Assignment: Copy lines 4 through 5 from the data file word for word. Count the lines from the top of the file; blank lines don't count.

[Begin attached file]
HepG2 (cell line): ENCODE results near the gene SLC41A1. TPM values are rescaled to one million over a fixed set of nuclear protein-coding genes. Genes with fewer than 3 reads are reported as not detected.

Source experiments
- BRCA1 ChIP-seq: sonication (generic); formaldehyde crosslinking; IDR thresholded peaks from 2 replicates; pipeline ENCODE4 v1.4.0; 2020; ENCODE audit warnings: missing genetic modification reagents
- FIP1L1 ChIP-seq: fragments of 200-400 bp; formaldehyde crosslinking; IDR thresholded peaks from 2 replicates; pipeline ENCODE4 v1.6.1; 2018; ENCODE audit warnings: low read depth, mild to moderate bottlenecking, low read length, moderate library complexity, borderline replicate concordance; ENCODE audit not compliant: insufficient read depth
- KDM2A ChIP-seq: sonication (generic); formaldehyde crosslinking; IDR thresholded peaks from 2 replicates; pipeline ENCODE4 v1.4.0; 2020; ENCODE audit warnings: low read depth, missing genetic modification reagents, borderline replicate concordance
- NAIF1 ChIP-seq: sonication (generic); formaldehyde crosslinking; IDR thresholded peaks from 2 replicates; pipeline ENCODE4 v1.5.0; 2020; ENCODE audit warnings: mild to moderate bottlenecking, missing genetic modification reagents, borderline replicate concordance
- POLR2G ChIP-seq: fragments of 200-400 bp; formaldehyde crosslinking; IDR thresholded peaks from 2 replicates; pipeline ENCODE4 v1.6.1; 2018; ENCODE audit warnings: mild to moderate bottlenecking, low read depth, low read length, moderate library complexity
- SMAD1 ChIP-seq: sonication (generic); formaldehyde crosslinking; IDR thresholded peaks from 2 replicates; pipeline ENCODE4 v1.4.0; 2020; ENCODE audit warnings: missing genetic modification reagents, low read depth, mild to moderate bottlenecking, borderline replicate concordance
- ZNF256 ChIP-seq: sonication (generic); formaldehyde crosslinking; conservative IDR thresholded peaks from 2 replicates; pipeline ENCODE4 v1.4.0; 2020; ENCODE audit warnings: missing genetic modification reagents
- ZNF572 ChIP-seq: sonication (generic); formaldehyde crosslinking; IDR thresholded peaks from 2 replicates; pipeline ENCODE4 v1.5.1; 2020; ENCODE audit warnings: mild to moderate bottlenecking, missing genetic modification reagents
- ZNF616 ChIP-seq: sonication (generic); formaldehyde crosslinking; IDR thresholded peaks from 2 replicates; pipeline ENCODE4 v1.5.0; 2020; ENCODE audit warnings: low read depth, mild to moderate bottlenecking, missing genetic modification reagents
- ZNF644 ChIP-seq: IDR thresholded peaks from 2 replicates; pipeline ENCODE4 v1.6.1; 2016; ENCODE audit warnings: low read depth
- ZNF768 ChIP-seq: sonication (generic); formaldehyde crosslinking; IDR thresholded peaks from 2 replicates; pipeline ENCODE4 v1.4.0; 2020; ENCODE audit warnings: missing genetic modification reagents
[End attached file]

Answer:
- FIP1L1 ChIP-seq: fragments of 200-400 bp; formaldehyde crosslinking; IDR thresholded peaks from 2 replicates; pipeline ENCODE4 v1.6.1; 2018; ENCODE audit warnings: low read depth, mild to moderate bottlenecking, low read length, moderate library complexity, borderline replicate concordance; ENCODE audit not compliant: insufficient read depth
- KDM2A ChIP-seq: sonication (generic); formaldehyde crosslinking; IDR thresholded peaks from 2 replicates; pipeline ENCODE4 v1.4.0; 2020; ENCODE audit warnings: low read depth, missing genetic modification reagents, borderline replicate concordance